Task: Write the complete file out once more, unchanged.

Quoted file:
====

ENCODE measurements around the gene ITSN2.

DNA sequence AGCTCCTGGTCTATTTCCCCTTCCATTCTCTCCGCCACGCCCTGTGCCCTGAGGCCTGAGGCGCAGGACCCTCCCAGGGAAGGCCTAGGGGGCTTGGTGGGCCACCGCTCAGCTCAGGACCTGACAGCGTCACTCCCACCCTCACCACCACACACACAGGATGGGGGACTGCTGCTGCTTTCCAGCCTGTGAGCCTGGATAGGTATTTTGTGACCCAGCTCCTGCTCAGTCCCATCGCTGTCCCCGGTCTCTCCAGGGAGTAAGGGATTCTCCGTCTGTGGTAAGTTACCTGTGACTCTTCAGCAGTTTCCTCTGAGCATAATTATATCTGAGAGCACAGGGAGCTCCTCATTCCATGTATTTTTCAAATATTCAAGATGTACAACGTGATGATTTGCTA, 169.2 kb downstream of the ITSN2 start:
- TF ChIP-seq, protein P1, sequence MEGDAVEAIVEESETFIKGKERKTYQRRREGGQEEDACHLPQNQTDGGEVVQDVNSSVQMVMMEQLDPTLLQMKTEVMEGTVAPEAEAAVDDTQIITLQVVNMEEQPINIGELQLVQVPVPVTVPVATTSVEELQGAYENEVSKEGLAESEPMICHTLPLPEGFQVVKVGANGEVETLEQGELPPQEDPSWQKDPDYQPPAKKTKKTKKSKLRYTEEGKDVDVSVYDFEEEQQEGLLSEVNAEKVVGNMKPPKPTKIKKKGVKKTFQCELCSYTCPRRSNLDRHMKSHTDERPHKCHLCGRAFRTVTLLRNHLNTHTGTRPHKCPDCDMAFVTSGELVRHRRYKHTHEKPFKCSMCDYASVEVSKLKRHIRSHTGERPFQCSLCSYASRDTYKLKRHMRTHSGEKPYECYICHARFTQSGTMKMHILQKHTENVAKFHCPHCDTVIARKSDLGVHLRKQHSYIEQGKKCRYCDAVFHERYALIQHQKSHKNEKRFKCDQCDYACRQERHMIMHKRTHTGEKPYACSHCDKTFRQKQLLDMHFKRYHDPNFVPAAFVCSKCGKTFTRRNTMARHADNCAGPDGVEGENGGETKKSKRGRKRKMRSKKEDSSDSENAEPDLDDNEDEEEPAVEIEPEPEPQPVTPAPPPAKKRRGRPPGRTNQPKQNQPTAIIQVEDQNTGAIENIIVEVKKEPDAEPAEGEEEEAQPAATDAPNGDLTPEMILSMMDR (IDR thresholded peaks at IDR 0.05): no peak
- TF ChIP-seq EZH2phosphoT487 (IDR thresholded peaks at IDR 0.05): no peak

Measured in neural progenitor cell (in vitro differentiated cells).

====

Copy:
ENCODE measurements around the gene ITSN2.

DNA sequence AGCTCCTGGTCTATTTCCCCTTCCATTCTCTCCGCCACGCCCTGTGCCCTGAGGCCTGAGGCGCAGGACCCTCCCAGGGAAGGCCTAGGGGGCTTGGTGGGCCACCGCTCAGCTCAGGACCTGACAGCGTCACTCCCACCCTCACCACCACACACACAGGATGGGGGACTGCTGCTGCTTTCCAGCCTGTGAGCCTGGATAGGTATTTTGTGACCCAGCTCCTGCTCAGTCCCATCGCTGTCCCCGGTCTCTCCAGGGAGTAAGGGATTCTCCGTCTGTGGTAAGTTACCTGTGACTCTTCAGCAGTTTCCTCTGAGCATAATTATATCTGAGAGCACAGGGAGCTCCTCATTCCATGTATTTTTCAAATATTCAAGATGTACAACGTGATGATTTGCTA, 169.2 kb downstream of the ITSN2 start:
- TF ChIP-seq, protein P1, sequence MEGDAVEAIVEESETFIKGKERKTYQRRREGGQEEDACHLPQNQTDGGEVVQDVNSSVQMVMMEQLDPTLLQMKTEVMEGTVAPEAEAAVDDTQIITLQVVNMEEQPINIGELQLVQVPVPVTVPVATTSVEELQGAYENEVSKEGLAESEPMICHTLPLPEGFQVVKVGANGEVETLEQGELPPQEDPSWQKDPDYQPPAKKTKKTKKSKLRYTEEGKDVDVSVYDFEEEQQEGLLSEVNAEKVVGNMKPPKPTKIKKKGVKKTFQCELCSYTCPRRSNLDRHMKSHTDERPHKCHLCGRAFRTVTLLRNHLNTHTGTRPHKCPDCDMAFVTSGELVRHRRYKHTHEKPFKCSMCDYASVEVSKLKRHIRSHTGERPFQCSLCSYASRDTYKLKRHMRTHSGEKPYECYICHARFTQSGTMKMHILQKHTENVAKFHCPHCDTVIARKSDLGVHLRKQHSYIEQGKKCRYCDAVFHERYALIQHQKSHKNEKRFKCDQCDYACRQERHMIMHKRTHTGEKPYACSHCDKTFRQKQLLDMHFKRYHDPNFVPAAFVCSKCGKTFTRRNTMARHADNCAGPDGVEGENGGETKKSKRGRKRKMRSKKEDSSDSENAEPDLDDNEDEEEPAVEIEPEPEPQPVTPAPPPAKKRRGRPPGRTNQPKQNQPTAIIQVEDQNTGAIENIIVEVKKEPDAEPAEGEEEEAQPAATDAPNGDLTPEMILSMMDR (IDR thresholded peaks at IDR 0.05): no peak
- TF ChIP-seq EZH2phosphoT487 (IDR thresholded peaks at IDR 0.05): no peak

Measured in neural progenitor cell (in vitro differentiated cells).